--emphasizes constitutive dimension of ideologies in
history
--non-Marxist account of ideologies as “idea-
systems” or perhaps “idea-assemblages”
--ecological frame suggests both history and change
(goes beyond or synthesizes diachronic and
synchronic)
--opening to explore how idea-systems are
embodied in cultural practices, phenomenology of
ideologies
“Autonomist”
We are not conservatives. We want revolution as
well
because the fight for autonomy today is becoming a
revolutionary process and that is our main aim and
interest …And the other thing that I would like to
differentiate about our true revolution and the false
revolution of the government is our method of
struggle. For us, the method is democratic, it is
through the vote,
it is through respect for the rule of law. The
government, by contrast, wants to make a revolution
without respect for the rule of law and through
confrontation.
--Carlos Dabdoub, intellectual leader of Santa Cruz’s
autonomy movement and anti-government opposition
“MASist”
As a revolutionary government, we are simply a
government of social movements, especially those
that are fighting against neoliberalism. Within the
revolution there are various spaces for vigorous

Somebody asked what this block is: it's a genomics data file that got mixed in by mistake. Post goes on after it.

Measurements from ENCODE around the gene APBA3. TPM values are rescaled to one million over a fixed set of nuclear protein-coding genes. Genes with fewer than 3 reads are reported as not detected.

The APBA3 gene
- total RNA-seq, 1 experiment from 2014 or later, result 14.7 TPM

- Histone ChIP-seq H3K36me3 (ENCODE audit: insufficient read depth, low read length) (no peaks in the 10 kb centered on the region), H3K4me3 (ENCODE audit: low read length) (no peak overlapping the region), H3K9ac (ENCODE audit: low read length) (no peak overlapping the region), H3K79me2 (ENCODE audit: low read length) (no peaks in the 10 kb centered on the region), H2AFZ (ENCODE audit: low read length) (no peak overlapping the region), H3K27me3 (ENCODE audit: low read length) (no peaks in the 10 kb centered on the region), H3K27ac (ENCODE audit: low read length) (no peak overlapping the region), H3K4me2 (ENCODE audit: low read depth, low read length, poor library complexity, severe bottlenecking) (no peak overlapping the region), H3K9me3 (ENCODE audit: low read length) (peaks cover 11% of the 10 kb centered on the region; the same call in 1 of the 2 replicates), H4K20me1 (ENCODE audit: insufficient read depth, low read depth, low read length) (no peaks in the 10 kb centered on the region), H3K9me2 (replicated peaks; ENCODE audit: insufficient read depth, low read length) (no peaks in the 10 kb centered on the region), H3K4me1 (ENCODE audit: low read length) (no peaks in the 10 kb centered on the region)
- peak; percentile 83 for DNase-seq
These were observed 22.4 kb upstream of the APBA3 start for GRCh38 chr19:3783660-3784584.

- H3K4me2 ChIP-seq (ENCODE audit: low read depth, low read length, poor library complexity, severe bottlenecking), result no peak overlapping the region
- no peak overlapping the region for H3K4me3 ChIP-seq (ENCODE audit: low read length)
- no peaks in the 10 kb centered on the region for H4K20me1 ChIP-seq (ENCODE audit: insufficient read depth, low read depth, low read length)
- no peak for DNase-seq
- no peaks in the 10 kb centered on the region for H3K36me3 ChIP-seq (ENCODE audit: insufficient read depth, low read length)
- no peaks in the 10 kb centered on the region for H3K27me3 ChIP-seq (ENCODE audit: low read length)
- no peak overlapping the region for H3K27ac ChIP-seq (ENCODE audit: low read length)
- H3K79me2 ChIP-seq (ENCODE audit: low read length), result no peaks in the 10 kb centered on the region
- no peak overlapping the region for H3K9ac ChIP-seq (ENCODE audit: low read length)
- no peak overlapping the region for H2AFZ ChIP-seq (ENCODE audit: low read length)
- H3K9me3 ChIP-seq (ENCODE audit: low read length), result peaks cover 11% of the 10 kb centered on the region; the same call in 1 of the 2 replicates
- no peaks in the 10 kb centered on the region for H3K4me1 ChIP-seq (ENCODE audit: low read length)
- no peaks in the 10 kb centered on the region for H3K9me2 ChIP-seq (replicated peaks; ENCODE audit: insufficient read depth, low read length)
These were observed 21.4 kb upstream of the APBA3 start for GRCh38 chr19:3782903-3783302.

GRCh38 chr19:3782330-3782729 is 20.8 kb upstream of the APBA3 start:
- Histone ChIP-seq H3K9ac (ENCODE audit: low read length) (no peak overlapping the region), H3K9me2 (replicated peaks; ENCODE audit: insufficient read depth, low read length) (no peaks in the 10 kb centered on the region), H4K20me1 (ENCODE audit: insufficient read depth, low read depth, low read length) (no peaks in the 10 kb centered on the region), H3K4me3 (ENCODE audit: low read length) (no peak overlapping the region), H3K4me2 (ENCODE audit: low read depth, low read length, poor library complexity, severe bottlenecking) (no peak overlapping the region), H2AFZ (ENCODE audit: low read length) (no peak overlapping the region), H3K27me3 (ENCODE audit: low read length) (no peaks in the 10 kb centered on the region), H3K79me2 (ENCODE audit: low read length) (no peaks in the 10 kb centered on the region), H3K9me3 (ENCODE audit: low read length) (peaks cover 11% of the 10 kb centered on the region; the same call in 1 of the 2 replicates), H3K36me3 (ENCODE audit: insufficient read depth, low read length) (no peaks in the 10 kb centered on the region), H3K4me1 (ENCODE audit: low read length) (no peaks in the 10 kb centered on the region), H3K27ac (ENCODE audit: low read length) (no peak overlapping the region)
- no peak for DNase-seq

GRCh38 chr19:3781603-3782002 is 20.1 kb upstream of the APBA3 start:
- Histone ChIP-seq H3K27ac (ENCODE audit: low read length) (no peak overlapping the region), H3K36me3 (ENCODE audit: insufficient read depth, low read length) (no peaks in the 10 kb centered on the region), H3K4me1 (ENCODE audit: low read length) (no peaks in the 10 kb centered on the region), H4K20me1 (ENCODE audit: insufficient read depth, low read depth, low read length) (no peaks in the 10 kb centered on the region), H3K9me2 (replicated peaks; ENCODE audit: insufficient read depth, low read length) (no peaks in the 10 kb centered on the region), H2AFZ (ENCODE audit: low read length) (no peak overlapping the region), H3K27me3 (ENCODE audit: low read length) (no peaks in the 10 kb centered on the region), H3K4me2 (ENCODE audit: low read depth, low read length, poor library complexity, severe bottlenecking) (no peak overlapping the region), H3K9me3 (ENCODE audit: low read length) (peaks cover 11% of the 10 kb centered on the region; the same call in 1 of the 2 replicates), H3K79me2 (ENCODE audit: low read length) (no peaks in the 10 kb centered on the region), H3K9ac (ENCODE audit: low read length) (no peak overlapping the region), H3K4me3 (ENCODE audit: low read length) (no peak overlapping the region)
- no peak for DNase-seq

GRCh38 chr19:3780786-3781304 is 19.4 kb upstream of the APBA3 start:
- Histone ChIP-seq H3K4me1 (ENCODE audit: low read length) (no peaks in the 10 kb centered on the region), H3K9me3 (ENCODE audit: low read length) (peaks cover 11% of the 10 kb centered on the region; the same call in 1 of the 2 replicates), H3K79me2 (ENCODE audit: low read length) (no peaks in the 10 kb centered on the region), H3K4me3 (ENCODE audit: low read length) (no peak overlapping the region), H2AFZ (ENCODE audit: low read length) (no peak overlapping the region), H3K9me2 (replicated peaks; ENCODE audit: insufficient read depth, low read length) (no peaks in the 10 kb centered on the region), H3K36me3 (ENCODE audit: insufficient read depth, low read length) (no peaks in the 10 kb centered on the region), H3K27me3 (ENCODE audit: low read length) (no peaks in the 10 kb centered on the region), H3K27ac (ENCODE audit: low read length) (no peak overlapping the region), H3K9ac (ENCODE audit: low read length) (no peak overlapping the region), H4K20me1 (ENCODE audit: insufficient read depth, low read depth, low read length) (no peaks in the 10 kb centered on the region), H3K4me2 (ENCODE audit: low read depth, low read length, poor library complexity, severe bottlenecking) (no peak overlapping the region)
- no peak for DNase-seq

debate in which the discussion is horizontal and
critical . . . Many of us never had the intention of
holding public office, yet because it is a
revolutionary process one must assume one’s
proper role and start building bridges and then burn
all the boats after the bridges are built, because it’s
one-way road, for good or for bad, a journey
without return.
--Sacha Llorenti, former Vice-minister for the Coordination of
Social Movements and Civil Society, and a member of the
president’s inner circle of advisors (“Karl Rove of Bolivia”)
“Trotskyist”
Evo Morales tell us that we are in the midst
of a process of peaceful change, that we
can’t speak of structural revolution but only
a cultural revolution that will lead to a
“refounded” (refundada) Bolivia. But we
don’t call this a revolution because it
doesn’t touch the root of the capitalist
system. Which is? Private property. How do
you know if a revolution is real, or not?
Based on its position in relation to private
property. If it respects private property, it’s
bourgeois. Now it might want to change
things, make things more humane, fix some
things, but if it still respects private property
it can implement only a form of bourgeois
change . . . For us the only real revolution is
one that seeks to eliminate private property
and replace it with social property.
--José Luis Álvarez, Director of the La Paz Teachers’
Union
“Indianist”
The ambitions of Indianism are continental,
not national. We struggle to develop a
general civilizational horizon based in the
principles of Indianness. This means, in part,
a total rupture with the West, but we retain
an interest in technology as long as it can be
used for the liberation of the Indian nation.
--Pablo Mamani, student activist
Questions?